Biden Cracks Down on Child Labor: The Kiplinger Letter

The White House has announced steps to combat child labor in the U.S., which reached a two-decade high in 2023.

To help you understand what the Biden administration is doing to combat a growing child labor problem in the U.S., and what we expect to happen in the future, our highly experienced Kiplinger Letter team will keep you abreast of the latest developments and forecasts (Get a free issue of The Kiplinger Letter or subscribe). You'll get all the latest news first by subscribing, but we will publish many (but not all) of the forecasts a few days afterward online. Here’s the latest…

The Biden administration wants to tackle a growing child labor problem. Child labor violations reached a two-decade high in fiscal year 2023. Per data kept by the Labor Department, 5,729 minors were found working in violation of federal law, up from 3,876 last year and 1,163 in 2014. Since 2018, child labor has gone up 69%. 

Experts blame a variety of factors for the surge, from the historically tight labor market prompting employers to hire minors to high inflation inflicting more hardship on households. The U.S. has also seen an influx of migrant children from Latin America fleeing violence and poverty, a majority of whom do not have a parent in the U.S.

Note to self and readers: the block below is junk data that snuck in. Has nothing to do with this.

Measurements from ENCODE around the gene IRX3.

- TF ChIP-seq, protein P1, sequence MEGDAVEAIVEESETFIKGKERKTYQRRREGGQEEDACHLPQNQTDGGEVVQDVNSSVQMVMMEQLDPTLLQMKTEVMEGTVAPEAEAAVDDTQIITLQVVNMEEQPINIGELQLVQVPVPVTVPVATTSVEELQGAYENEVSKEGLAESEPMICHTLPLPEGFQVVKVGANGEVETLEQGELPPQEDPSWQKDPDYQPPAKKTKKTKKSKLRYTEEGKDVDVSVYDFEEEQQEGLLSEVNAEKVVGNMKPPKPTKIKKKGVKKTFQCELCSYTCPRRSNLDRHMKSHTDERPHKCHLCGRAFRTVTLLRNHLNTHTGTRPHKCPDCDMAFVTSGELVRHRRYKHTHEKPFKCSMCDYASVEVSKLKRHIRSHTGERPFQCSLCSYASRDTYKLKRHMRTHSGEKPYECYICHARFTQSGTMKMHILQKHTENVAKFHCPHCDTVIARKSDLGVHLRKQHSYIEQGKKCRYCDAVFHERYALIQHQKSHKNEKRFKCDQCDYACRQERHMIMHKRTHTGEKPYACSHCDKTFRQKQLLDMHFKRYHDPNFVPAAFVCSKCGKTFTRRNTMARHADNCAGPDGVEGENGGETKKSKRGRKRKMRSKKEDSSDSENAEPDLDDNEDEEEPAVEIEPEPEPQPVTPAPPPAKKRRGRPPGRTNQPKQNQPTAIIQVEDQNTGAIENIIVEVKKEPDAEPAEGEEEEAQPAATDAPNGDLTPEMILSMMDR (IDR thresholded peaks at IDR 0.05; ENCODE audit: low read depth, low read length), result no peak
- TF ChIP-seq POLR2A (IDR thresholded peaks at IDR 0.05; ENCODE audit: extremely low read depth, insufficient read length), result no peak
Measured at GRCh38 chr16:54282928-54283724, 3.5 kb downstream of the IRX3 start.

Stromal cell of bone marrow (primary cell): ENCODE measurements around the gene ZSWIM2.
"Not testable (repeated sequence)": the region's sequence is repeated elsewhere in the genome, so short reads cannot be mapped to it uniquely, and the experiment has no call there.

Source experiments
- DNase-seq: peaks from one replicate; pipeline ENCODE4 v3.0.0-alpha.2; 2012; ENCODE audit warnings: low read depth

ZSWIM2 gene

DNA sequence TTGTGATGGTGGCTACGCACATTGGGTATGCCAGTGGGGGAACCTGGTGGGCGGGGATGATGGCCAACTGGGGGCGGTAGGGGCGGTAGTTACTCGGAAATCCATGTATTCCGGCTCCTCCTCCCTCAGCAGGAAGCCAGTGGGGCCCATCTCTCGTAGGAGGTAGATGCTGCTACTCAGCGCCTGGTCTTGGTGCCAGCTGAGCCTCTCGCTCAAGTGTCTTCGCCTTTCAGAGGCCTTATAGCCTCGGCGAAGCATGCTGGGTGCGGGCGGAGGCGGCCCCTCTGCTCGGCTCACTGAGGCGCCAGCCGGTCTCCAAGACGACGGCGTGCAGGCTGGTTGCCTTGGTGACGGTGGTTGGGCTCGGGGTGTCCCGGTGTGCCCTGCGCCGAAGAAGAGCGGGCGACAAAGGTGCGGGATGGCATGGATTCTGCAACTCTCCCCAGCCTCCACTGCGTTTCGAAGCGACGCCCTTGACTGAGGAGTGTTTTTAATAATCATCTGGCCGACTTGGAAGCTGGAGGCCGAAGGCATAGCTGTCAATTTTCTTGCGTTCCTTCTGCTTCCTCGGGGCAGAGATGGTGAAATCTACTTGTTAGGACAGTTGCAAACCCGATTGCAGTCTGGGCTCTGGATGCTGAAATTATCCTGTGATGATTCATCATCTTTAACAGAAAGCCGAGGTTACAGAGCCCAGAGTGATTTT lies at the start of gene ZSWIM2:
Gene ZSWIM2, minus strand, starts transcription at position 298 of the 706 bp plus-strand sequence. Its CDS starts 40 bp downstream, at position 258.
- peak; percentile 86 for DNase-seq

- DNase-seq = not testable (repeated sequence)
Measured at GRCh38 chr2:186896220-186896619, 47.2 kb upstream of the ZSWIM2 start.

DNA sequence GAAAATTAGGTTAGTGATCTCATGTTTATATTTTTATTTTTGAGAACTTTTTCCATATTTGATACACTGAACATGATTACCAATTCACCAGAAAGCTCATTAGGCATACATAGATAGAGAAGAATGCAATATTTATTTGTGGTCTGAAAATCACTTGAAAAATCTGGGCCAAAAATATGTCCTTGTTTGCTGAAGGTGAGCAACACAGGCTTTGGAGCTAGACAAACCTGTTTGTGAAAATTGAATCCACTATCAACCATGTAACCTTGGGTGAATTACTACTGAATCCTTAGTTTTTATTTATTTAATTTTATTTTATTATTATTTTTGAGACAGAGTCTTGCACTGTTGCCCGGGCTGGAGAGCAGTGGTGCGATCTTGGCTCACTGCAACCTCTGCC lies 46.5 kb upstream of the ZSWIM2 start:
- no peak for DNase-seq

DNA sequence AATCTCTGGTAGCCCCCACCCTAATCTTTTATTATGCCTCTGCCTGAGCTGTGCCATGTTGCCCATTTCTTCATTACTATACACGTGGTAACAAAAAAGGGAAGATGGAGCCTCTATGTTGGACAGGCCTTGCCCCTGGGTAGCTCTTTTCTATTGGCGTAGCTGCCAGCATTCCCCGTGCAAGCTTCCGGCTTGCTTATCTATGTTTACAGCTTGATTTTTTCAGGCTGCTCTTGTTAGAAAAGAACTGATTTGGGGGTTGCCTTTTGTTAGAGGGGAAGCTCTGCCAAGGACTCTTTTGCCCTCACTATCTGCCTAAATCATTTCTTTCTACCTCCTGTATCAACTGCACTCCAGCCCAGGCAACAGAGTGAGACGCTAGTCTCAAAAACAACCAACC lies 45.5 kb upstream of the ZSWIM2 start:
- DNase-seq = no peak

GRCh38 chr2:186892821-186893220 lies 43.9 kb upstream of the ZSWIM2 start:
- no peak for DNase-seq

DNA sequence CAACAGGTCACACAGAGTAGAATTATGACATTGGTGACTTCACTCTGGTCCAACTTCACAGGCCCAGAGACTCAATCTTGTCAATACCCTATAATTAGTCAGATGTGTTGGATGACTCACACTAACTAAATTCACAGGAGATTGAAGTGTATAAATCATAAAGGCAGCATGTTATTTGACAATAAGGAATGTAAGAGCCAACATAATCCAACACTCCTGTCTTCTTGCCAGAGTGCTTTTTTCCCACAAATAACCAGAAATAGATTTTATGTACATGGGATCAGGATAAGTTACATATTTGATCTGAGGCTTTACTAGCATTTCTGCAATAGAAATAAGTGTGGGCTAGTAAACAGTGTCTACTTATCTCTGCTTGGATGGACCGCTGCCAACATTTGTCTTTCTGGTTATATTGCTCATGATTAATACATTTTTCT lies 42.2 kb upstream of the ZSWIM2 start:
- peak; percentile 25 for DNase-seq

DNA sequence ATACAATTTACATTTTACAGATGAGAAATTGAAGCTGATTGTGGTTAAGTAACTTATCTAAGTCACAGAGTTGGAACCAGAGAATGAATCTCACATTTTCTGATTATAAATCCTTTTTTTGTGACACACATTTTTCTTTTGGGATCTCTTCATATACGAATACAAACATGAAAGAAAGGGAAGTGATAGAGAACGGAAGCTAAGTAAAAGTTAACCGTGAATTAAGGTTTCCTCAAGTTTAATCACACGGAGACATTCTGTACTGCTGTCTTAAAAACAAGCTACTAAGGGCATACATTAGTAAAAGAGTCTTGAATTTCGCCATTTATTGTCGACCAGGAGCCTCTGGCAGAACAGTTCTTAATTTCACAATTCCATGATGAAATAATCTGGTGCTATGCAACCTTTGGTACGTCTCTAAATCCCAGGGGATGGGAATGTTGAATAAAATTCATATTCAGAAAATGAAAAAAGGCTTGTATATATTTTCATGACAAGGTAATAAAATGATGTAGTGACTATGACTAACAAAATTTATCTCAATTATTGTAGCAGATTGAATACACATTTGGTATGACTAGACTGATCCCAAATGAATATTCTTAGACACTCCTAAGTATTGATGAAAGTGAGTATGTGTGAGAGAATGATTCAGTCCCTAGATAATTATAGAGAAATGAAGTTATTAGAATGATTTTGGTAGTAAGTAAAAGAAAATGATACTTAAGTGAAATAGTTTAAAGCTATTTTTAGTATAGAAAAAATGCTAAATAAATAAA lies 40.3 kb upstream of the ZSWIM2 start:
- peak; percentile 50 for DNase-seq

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Matthew Housiaux
Reporter, The Kiplinger Letter
Housiaux covers the White House and state and local government for The Kiplinger Letter. Before joining Kiplinger in June 2016, he lived in Sioux Falls, SD, where he was the forum editor of Augustana University's student newspaper, the Mirror. He also contributed stories to the Borgen Project, a Seattle-based nonprofit focused on raising awareness of global poverty. He earned a B.A. in history and journalism from Augustana University.